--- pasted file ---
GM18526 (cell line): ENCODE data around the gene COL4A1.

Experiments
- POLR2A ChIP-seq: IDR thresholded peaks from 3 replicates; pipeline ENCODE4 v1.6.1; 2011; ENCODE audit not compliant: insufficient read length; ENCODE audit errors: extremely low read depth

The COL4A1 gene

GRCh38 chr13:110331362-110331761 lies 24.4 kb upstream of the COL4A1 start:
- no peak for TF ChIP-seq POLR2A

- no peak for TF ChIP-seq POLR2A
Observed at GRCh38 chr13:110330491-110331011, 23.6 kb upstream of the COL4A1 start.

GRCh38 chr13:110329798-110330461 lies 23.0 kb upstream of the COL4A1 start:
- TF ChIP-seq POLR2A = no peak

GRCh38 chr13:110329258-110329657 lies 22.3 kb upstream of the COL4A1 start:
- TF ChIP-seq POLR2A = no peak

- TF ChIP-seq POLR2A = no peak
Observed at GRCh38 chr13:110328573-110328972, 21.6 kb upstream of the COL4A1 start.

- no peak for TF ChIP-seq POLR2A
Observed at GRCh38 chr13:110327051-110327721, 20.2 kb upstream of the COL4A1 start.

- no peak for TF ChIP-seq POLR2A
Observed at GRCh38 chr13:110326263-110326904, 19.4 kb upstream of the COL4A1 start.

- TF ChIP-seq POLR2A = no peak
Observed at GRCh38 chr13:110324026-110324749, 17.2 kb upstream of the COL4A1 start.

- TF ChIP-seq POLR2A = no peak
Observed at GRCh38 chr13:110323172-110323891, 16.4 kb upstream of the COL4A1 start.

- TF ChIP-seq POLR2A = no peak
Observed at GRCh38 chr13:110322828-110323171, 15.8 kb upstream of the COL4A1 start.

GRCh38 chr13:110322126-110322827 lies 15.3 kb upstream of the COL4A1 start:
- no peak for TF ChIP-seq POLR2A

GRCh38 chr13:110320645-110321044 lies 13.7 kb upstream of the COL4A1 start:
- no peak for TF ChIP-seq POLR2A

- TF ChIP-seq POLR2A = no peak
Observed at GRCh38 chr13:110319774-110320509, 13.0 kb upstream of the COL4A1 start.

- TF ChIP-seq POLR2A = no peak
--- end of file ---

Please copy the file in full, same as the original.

GM18526 (cell line): ENCODE data around the gene COL4A1.

Experiments
- POLR2A ChIP-seq: IDR thresholded peaks from 3 replicates; pipeline ENCODE4 v1.6.1; 2011; ENCODE audit not compliant: insufficient read length; ENCODE audit errors: extremely low read depth

The COL4A1 gene

GRCh38 chr13:110331362-110331761 lies 24.4 kb upstream of the COL4A1 start:
- no peak for TF ChIP-seq POLR2A

- no peak for TF ChIP-seq POLR2A
Observed at GRCh38 chr13:110330491-110331011, 23.6 kb upstream of the COL4A1 start.

GRCh38 chr13:110329798-110330461 lies 23.0 kb upstream of the COL4A1 start:
- TF ChIP-seq POLR2A = no peak

GRCh38 chr13:110329258-110329657 lies 22.3 kb upstream of the COL4A1 start:
- TF ChIP-seq POLR2A = no peak

- TF ChIP-seq POLR2A = no peak
Observed at GRCh38 chr13:110328573-110328972, 21.6 kb upstream of the COL4A1 start.

- no peak for TF ChIP-seq POLR2A
Observed at GRCh38 chr13:110327051-110327721, 20.2 kb upstream of the COL4A1 start.

- no peak for TF ChIP-seq POLR2A
Observed at GRCh38 chr13:110326263-110326904, 19.4 kb upstream of the COL4A1 start.

- TF ChIP-seq POLR2A = no peak
Observed at GRCh38 chr13:110324026-110324749, 17.2 kb upstream of the COL4A1 start.

- TF ChIP-seq POLR2A = no peak
Observed at GRCh38 chr13:110323172-110323891, 16.4 kb upstream of the COL4A1 start.

- TF ChIP-seq POLR2A = no peak
Observed at GRCh38 chr13:110322828-110323171, 15.8 kb upstream of the COL4A1 start.

GRCh38 chr13:110322126-110322827 lies 15.3 kb upstream of the COL4A1 start:
- no peak for TF ChIP-seq POLR2A

GRCh38 chr13:110320645-110321044 lies 13.7 kb upstream of the COL4A1 start:
- no peak for TF ChIP-seq POLR2A

- TF ChIP-seq POLR2A = no peak
Observed at GRCh38 chr13:110319774-110320509, 13.0 kb upstream of the COL4A1 start.

- TF ChIP-seq POLR2A = no peak